DECATUR, Ala. — With the U.S. Open beginning this next week, much will be made of Tiger Woods' continued pursuit of Jack Nicklaus' legendary mark of 18 professional major golf championships.
But for all of the talk about how many times Jack won the Masters, the U.S. Open, the British Open and the PGA Championship titles, odds are there's another amazing number the Golden Bear put on his career ledger you'll hear very little about.
That's 19 ... the number times Jack finished second in a major championship.
In a similar line of thought, Kevin VanDam sat on the hot seat during Sunday's final round weigh-in of the Elite Series Southern Challenge on Alabama's Wheeler Lake with a five bass limit of 20-0 pounds, good enough for the overall momentary lead at 78-2.
But would it be good enough for the current king of bass fishing to notch his 14th career BASS victory?
Would David, in this case Jeremy Starks of West Virginia, have the five bass necessary to knock off Goliath — the almost-legendary VanDam?
When the scales settled for BASS tournament director Trip Weldon, the answer by a mere 8 ounces was no in one of the closest tournament finishes in BASS history.
Starks capped off a brilliant week of fishing on Sunday by weighing in five bass at 21-15, good enough for his first career BASS victory and a $100,000 payday, nearly doubling his career earnings in one fell swoop.
VanDam, ever the class act, walked over and genuinely shook Starks hand and turned away to settle for his own Nicklaus-like number of nine second-place finishes, not to mention the 16 times that he has walked away in third
"I'm disappointed, but I wish I was in that position every week," said the three-time Toyota Tundra Bassmaster Angler of the Year and two-time Bassmaster Classic champ from Kalamazoo, Mich.
"I lost six big ones today cranking," he added. "Probably any one of those fish would have been the difference."
But VanDam quickly pointed out he wasn't trying to diminish Starks winning effort in any way. "Jeremy had a heck of a spot," he said. "I didn't lose, I got beat."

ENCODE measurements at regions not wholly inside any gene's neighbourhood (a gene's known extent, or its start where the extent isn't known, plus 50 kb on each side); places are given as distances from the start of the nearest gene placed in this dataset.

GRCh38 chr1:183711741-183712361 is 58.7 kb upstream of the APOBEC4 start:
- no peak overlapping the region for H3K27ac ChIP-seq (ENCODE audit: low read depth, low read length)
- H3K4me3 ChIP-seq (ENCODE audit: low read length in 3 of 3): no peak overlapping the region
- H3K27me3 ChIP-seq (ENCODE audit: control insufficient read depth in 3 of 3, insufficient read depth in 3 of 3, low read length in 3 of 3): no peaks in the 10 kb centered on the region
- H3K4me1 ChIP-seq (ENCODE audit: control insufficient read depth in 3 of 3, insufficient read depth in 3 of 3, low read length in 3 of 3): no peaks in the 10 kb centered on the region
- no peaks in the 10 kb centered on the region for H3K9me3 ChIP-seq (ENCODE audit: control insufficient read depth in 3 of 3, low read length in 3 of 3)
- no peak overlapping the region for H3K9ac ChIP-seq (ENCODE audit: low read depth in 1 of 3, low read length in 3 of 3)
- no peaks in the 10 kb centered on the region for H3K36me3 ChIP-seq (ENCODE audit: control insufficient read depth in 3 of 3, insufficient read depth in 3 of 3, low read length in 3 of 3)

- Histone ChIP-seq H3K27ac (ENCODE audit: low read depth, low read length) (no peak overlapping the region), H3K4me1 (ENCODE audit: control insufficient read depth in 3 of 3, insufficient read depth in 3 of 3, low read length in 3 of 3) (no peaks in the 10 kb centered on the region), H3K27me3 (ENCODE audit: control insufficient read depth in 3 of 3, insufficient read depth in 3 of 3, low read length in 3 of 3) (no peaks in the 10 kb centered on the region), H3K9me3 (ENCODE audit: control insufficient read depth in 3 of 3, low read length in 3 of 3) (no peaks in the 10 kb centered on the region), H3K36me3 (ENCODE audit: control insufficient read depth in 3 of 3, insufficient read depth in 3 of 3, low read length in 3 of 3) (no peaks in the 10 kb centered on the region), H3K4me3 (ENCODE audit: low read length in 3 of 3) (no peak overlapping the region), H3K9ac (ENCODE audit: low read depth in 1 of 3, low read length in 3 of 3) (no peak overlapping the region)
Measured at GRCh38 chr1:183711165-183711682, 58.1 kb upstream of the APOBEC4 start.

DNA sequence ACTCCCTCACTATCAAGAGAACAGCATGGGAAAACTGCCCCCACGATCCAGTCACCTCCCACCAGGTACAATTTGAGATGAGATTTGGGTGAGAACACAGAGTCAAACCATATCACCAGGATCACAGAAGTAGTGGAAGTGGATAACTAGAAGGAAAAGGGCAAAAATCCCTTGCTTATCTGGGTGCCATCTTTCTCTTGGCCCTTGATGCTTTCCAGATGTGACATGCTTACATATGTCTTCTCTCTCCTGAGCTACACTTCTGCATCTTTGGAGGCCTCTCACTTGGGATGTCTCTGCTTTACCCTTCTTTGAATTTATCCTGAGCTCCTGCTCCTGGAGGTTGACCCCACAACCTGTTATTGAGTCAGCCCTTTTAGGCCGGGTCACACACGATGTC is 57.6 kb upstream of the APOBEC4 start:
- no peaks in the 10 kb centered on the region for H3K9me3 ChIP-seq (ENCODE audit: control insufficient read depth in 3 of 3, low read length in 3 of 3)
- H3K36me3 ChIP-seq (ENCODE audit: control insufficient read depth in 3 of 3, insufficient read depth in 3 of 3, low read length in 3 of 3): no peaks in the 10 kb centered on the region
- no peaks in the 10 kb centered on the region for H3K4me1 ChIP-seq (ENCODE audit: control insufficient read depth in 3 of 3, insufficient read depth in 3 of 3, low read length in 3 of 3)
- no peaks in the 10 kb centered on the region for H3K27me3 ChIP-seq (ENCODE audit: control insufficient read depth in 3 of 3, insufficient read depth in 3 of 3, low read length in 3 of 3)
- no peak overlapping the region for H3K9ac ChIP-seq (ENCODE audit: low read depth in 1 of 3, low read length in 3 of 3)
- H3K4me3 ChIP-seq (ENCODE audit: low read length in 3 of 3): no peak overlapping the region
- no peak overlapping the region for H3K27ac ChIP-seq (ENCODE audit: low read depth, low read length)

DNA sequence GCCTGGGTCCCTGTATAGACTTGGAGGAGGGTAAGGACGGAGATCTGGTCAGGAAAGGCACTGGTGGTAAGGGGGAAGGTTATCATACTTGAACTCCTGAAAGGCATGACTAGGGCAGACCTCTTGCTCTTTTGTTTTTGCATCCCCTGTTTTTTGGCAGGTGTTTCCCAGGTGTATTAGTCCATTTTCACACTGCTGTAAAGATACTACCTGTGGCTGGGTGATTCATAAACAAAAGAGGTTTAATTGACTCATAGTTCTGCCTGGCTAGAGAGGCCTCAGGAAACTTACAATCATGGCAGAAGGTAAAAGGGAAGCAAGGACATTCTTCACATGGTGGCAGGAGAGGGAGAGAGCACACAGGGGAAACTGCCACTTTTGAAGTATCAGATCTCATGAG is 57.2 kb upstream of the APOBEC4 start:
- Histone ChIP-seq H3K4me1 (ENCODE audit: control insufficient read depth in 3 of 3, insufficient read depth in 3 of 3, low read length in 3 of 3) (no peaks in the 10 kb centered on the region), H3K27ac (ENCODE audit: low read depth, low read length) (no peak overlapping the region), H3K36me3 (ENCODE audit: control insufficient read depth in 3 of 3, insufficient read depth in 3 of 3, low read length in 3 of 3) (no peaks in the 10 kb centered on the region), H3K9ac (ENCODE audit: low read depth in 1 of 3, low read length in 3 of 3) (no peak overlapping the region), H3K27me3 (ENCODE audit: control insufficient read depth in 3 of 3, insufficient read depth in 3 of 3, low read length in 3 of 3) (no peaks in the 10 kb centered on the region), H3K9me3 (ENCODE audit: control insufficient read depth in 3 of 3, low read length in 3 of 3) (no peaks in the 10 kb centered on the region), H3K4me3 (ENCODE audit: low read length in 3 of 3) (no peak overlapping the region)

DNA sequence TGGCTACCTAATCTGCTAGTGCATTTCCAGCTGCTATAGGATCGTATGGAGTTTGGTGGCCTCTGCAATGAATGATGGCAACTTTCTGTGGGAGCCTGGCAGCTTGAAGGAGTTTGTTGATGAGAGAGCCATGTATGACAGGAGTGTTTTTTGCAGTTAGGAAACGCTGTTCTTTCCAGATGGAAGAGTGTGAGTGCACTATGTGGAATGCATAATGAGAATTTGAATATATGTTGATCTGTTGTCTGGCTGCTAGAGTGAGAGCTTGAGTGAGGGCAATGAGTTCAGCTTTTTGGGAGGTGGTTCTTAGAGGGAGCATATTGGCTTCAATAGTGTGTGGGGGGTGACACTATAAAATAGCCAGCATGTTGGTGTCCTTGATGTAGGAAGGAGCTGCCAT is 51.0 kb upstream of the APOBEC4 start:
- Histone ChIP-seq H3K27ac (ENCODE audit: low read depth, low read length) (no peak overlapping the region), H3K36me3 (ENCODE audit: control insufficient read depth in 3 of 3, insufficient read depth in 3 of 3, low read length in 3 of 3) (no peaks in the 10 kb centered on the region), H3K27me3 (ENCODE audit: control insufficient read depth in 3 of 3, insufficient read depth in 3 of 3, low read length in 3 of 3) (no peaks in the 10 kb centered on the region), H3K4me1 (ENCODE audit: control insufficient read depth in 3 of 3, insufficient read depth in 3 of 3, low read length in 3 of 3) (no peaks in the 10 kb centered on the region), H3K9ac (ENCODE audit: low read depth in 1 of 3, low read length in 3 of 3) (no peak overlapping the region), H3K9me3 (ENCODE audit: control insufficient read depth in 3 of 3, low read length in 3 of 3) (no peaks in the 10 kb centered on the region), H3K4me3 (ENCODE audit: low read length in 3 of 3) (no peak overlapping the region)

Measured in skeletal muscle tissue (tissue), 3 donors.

VanDam also showed some fire-in-the-belly when questioned further about his runner-up finish: "I try to win every time I go out there," said the winner of some $2.8 million in career BASS earnings.
"I'm not fishing for points and I'm not fishing for a check.
"You know, against these guys, you've got to take a few chances and look for patterns that are going to produce winning size stringers for the body of water — that's what you look at."
For VanDam, winning is what matters most when he launches his Nitro bass rig into the water at every tournament. But he was as gracious in defeat as he is when he wins.
However, what of the eyebrow-raising remarks Starks made in the direction of VanDam throughout the week?
"We talk a lot and we're pretty good friends," VanDam told BASS emcee Keith Alan on the weigh-in platform. But he quickly added he certainly noticed what was said, too.
"He didn't need to do that to motivate me any more (than I already am)," VanDam noted.
"But it didn't hurt, either (in terms of providing motivation).
"I really wanted to win this tournament and while I know it is very important to him and his career, that doesn't mean that I don't want to win, either."
VanDam said despite his storied success, he clearly realizes how tough it is every week for an angler to put themselves in contention to win on the final day, so he cherishes such moments every time they happen. "You don't take this for granted," he said.
Backstage, VanDam added to what he had told the noisy 'Bama crowd moments earlier. "No, I mean he was having fun," VanDam said of Starks comments. "It was very motivating.
"I went out there and caught everything I could catch and that's just the way it goes."
While VanDam fished 15 to 20 different spots during the four days of the Southern Challenge, there was one hot spot he fished thoroughly — even taking an unusual defensive posture at times to protect — instead of running-and-gunning as he often does.